Raised in Memphis, Tennessee, Robert Wright later moved to Seattle where he almost eliminated a heavy, southern accent. Almost. He’s worked as a toxicologist thanks to studying biochem, done time at a shipping company after getting a Master’s degree in China Studies, & later ditched everything to move to Spain. It turned out to be one of the best decisions he ever made.
Robert spent the last 16 years putting sushi on the table as a tour guide-guidebook researcher/writer for Rick Steves in Europe while living in Buenos Aires. His own walking tours of BA—including one of Recoleta Cemetery—were a big success, inspiring Robert to self-publish those routes & share an insider’s look of his adopted home. His current venture, Endless Mile, offers a guided walk of Recoleta Cemetery in PDF format.
Why blog about a cemetery? This particular one doesn’t receive nearly enough press, & the lack of accurate information in English is shocking. Visitors to Buenos Aires usually go inside, stroll around for a few minutes, find their way to Eva Perón’s family vault, then wander out. That’s not enough.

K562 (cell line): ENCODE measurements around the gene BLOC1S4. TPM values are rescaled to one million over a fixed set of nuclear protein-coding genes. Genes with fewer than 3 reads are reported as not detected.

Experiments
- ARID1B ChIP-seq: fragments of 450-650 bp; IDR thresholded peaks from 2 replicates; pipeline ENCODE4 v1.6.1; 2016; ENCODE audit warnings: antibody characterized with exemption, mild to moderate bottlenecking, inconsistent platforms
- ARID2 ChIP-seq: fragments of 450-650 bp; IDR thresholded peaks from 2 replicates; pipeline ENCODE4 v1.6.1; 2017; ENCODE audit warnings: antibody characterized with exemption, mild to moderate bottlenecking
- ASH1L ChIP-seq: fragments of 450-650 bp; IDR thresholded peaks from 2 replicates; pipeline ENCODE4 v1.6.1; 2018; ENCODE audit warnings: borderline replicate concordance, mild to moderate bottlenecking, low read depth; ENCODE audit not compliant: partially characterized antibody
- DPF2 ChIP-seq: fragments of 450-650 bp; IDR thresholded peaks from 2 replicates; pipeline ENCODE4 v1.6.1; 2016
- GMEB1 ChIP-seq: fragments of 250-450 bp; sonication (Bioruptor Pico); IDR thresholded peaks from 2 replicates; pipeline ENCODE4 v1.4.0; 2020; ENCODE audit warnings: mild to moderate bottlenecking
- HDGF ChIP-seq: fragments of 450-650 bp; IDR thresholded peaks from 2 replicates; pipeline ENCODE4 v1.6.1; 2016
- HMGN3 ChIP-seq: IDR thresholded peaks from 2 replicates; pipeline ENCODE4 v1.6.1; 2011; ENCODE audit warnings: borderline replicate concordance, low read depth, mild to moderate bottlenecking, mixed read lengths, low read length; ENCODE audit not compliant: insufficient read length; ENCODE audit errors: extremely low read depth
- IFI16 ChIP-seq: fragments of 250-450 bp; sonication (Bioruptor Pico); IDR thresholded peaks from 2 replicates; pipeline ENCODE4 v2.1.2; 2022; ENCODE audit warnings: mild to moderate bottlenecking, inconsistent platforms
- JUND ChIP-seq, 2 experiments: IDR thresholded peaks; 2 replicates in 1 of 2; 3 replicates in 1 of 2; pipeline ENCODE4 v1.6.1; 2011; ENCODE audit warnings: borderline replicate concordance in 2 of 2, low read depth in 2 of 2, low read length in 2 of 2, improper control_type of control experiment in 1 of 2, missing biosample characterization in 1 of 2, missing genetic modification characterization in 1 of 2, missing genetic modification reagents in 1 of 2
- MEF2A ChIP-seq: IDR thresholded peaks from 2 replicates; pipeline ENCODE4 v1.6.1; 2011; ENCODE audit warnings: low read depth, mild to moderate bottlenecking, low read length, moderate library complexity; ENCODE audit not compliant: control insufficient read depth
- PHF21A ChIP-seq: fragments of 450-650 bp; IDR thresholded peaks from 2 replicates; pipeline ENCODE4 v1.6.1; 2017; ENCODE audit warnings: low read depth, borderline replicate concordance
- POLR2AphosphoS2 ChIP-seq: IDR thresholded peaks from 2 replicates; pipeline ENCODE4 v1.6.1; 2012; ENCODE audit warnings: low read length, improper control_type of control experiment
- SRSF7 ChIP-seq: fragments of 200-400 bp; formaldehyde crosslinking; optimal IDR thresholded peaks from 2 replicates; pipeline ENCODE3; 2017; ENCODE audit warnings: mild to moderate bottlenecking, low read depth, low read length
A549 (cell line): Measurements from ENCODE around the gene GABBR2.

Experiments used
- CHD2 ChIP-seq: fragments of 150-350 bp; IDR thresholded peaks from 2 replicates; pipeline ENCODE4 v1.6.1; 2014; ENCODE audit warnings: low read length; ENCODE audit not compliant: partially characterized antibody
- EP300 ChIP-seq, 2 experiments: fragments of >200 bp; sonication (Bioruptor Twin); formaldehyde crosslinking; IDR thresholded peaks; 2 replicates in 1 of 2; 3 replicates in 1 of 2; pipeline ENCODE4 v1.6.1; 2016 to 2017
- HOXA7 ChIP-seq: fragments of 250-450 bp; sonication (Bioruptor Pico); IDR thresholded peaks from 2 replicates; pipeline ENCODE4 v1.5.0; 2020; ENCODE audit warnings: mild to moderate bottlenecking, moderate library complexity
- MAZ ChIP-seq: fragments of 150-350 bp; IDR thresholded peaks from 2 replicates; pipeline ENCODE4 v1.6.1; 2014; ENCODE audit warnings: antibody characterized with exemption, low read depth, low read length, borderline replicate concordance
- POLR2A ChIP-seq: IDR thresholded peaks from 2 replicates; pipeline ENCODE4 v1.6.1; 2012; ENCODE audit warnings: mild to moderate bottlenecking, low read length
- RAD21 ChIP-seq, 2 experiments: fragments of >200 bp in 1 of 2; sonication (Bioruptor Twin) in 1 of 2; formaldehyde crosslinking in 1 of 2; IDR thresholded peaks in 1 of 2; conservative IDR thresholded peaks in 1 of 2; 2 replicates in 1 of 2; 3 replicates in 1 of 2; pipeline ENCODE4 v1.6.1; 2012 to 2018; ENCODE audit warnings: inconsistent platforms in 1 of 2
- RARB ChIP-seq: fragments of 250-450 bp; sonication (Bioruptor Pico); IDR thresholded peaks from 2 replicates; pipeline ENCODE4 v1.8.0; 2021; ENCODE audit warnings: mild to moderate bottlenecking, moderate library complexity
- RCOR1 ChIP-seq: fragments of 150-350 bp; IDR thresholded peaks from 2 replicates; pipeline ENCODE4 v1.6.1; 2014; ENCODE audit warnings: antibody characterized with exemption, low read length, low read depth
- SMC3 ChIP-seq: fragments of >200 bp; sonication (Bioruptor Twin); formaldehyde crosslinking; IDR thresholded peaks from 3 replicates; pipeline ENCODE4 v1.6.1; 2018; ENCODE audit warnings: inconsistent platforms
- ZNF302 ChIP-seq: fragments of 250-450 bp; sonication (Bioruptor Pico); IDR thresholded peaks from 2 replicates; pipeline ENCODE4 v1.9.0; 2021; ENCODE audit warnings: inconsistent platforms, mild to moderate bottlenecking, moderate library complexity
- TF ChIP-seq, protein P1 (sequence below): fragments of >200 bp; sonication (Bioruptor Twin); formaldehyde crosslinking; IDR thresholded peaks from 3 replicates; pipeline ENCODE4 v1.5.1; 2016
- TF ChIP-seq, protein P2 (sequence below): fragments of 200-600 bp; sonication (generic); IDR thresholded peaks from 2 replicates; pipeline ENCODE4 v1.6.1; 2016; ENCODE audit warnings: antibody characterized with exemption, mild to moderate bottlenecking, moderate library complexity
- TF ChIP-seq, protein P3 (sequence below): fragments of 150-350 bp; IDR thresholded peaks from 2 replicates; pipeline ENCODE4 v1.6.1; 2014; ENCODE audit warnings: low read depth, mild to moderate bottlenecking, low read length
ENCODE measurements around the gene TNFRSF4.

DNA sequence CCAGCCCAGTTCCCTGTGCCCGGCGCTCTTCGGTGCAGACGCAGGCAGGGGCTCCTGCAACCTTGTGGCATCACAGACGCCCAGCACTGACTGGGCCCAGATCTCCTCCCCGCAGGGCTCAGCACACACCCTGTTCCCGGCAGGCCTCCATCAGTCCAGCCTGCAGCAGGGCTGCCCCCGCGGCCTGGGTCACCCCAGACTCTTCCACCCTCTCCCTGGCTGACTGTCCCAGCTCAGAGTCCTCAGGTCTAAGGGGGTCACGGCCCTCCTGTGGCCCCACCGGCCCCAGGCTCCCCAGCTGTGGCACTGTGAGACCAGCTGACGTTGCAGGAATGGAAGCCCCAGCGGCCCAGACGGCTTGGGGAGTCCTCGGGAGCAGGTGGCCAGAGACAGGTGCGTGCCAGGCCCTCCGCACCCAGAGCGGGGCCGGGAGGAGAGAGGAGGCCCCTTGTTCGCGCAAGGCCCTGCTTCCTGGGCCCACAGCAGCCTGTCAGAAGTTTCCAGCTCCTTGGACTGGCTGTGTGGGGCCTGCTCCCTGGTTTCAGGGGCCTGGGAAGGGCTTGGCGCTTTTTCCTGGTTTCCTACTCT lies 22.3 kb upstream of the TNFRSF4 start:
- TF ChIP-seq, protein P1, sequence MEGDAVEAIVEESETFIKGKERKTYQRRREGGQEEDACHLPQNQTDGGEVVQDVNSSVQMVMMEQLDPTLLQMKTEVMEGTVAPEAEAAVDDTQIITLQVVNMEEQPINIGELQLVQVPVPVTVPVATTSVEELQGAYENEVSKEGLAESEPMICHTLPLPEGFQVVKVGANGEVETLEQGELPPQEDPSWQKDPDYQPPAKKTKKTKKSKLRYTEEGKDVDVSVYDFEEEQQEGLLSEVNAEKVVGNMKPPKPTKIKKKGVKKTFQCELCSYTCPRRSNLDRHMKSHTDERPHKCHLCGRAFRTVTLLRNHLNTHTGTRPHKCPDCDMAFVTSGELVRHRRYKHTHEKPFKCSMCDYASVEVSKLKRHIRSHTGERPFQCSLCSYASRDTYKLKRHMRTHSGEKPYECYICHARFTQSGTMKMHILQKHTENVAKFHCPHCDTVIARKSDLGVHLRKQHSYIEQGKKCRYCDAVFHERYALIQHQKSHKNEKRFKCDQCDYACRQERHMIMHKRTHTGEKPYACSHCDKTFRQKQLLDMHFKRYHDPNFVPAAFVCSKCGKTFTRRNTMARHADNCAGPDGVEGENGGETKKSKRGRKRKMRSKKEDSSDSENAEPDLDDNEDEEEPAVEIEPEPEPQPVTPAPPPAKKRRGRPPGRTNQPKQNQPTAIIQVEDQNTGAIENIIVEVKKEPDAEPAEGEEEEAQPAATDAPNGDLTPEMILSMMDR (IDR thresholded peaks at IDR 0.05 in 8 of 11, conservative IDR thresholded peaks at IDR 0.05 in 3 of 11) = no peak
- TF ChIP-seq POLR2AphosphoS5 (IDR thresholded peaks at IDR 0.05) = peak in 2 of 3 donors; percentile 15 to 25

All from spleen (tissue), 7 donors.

Even if ostentation is a turn-off, most of the movers & shakers in Argentine history are here along with their fascinating stories. Everyone can find something to identify to. And with a little extra info, it’s easy to cover most of Buenos Aires just by walking these passageways. Hopefully, this blog will present a new way to look at Buenos Aires… a way to see the present city via its intriguing, immortalized past.
Marcelo Metayer was born in Buenos Aires the year the man reached the Moon. He has lived in many places in Argentina, moving between the mountains in Córdoba and the Atlantic shores. During this time, he studied electronics, photography (thanks to a lovely aunt, who gave him a Kodak Brownie camera as a gift on his eighth birthday), journalism and art history.
Some years ago, Marcelo discovered a passion for writing which led him to win several prizes & explore cultural journalism. He was always fascinated with cemeteries, since he affirms that they are outdoor museums of architecture, sculpture & aesthetic movements. Photos, tales and musings (in Spanish) can be found at http://www.metayer.com.ar.